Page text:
I’ve noticed an interesting thing about our elephant garlic plants. Some of them have grown up tall and strong, with flower buds waiting to burst into bloom, while some of them appear to have failed altogether – their stems are yellowing stumps that have become prey to slugs and snails. The failed ones are those which I companion planted with mizuna last autumn. Maybe I left the mizuna in too long (it had bolted, flowered and gone to seed), so that it was sucking vital nutrients from the garlic?
As an experiment, I dug up one of the mizuna-containing pots to see what was underground, so to speak. Answer? an unripe bulb of elephant garlic, which will hopefully have grown and divided in a month or so’s time. I will do more companion planting of this sort next year, but I shall remember to uproot the mizuna before it starts to bolt.
Owing to the late/cold spring, there hasn’t had much of a salad crop yet. Last week was the first time when I could actually make a lunch based on salad leaves. The roll call was as follows: rocket, chive flowers, Welsh onion, flat leaved parsley, pea shoots and mizuna. I added some ham and Roquefort, plus a dash of mayonnaise – it made a nice and civilised lunch!
My last attempt at planting elephant garlic was in 2011. It wasn’t totally successful – I got a crop out of it, but the bulbs I ended up with were the same size as normal garlic. Put it this way, there was nothing “elephant” about them. This time round, I’ve used bigger pots – ten inches in diameter rather than 6 or 7. Hopefully this will do the trick. I planted the bulbs last October, and as you can see, they’re doing pretty well:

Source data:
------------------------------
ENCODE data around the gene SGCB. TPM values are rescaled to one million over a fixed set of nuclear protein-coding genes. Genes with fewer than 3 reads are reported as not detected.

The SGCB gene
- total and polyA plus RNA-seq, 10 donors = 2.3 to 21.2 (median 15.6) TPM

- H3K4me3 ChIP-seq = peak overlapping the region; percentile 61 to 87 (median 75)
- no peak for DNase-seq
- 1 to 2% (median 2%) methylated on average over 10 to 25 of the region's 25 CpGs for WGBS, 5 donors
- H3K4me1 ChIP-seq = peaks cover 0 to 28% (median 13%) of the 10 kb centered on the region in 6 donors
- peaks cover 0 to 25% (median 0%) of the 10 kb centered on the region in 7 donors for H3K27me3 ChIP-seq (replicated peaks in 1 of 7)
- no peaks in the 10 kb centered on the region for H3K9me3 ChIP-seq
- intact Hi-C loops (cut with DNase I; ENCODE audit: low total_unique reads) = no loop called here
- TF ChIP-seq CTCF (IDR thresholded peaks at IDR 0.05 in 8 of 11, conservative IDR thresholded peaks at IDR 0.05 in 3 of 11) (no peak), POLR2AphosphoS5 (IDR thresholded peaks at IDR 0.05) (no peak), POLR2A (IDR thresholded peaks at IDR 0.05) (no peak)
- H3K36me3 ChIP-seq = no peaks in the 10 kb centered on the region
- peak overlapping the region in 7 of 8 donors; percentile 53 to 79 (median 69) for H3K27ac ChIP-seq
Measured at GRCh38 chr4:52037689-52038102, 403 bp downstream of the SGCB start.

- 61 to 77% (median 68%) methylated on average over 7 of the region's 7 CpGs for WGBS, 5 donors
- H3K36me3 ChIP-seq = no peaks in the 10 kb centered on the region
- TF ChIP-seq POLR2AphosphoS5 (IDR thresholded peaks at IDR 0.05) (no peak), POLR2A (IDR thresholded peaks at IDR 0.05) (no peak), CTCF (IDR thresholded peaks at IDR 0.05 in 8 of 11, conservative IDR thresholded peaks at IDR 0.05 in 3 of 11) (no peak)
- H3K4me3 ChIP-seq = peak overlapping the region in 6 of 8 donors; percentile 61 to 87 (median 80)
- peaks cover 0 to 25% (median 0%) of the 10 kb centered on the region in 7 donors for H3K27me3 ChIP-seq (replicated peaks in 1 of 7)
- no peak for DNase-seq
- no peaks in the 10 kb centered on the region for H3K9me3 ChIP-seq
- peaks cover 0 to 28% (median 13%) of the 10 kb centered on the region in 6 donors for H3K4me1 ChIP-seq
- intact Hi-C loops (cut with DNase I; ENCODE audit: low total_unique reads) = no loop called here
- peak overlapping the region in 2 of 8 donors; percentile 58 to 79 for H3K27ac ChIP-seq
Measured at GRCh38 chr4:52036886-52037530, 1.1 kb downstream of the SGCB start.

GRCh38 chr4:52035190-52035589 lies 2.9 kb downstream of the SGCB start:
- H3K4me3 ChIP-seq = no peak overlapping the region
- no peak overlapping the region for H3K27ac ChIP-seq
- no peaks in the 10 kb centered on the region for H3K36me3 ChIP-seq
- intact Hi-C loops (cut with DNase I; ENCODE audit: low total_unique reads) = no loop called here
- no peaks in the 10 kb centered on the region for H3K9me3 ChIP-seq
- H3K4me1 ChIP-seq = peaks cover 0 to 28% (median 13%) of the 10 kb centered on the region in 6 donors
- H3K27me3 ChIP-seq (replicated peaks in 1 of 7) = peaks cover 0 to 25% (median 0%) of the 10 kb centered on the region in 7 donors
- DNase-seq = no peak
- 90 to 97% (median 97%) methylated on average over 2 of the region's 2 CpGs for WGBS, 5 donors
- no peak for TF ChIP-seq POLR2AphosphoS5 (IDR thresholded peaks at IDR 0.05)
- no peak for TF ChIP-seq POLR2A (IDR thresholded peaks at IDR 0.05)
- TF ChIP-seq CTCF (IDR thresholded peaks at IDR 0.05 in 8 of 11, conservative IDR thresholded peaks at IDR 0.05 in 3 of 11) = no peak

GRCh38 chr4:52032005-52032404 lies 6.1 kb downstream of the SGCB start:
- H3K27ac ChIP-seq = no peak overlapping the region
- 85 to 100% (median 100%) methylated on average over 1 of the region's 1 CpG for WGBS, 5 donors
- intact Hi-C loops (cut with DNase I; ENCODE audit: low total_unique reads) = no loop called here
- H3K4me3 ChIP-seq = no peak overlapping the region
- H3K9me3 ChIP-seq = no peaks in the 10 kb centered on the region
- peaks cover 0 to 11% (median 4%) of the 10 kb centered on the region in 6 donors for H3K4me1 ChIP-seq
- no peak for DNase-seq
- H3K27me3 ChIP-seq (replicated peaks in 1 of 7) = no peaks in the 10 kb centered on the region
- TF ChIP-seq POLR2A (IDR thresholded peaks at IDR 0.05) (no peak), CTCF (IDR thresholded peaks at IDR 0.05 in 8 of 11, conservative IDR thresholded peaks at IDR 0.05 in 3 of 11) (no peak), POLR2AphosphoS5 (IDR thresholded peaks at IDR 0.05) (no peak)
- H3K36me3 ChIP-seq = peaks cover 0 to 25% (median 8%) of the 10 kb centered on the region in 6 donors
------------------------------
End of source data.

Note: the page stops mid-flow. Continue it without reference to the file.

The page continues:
Top tip: I grew mizuna from seed in the same pots as the garlic. So while the garlic was sprouting last autumn, I also had a crop of salad leaves.
Well, after three good courgettes, we’re back to the tiny ones with blossom end rot. Maybe that’s the way of things with courgettes – you get a few good ones, then about twice as many rubbish ones, then a few good ones again… I am going to pound up some chalk in their water and see if that makes a difference (the chalk being a source of calcium, which is one of the possible reasons I found for the blossom end rot – see earlier post). Anyway, this post isn’t really about my tiny limp courgettes, it’s about a major success story, pictured below. I bought a 39p packet of mixed leaf lettuce seeds from my local Aldi supermarket back in March, planted them in April and from May onwards, I was harvesting cut and come again salad leaves. I still am in fact, in the middle of July – and they show no sign of slowing down or bolting. (Apart from one of the leaf varieties, which is a sort of spicy mustard type thing. They bolt like anything once the temperature goes up a notch.) I will be planting another lot of mixed leaf lettuce in early August, and am going to have another go at growing mizuna then as well, which was spectacularly unsuccessful the first time I tried it due to the fact that the local snail population treated it as their friendly neighbourhood restaurant.